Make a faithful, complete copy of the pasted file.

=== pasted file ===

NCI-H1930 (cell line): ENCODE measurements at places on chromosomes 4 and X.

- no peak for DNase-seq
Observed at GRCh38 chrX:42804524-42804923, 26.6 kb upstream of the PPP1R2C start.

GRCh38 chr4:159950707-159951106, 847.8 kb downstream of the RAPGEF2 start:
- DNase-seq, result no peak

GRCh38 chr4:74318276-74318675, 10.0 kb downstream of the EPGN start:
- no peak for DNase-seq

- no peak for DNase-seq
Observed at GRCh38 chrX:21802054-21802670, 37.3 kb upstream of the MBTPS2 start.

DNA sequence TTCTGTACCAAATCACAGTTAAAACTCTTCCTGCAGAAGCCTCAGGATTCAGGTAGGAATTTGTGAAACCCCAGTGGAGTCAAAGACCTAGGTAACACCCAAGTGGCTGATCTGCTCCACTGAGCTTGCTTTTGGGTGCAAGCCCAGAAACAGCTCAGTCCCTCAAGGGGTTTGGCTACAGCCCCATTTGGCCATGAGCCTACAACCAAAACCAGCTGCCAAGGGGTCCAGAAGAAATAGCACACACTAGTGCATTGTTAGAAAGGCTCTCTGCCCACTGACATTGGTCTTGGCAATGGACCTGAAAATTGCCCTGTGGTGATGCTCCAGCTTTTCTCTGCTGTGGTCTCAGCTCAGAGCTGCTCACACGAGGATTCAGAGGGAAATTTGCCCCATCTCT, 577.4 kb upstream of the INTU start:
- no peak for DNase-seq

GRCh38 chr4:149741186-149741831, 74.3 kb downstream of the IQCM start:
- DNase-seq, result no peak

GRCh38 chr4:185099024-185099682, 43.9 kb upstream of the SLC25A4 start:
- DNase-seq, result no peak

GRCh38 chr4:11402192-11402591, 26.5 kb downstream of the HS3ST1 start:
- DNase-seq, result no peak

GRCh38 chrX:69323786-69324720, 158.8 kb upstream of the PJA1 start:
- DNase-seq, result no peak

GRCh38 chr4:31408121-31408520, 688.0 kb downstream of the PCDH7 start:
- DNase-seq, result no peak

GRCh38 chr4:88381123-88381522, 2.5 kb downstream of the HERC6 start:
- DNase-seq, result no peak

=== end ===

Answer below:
NCI-H1930 (cell line): ENCODE measurements at places on chromosomes 4 and X.

- no peak for DNase-seq
Observed at GRCh38 chrX:42804524-42804923, 26.6 kb upstream of the PPP1R2C start.

GRCh38 chr4:159950707-159951106, 847.8 kb downstream of the RAPGEF2 start:
- DNase-seq, result no peak

GRCh38 chr4:74318276-74318675, 10.0 kb downstream of the EPGN start:
- no peak for DNase-seq

- no peak for DNase-seq
Observed at GRCh38 chrX:21802054-21802670, 37.3 kb upstream of the MBTPS2 start.

DNA sequence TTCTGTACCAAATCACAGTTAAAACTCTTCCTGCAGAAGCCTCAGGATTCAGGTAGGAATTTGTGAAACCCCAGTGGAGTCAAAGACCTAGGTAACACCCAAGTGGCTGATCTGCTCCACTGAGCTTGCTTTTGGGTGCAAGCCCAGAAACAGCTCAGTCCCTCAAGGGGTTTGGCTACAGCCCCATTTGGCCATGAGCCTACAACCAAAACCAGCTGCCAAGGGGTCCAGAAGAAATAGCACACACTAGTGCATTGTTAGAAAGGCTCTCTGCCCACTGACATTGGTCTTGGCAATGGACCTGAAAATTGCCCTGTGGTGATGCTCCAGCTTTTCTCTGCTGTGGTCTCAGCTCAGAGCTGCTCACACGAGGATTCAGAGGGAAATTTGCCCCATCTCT, 577.4 kb upstream of the INTU start:
- no peak for DNase-seq

GRCh38 chr4:149741186-149741831, 74.3 kb downstream of the IQCM start:
- DNase-seq, result no peak

GRCh38 chr4:185099024-185099682, 43.9 kb upstream of the SLC25A4 start:
- DNase-seq, result no peak

GRCh38 chr4:11402192-11402591, 26.5 kb downstream of the HS3ST1 start:
- DNase-seq, result no peak

GRCh38 chrX:69323786-69324720, 158.8 kb upstream of the PJA1 start:
- DNase-seq, result no peak

GRCh38 chr4:31408121-31408520, 688.0 kb downstream of the PCDH7 start:
- DNase-seq, result no peak

GRCh38 chr4:88381123-88381522, 2.5 kb downstream of the HERC6 start:
- DNase-seq, result no peak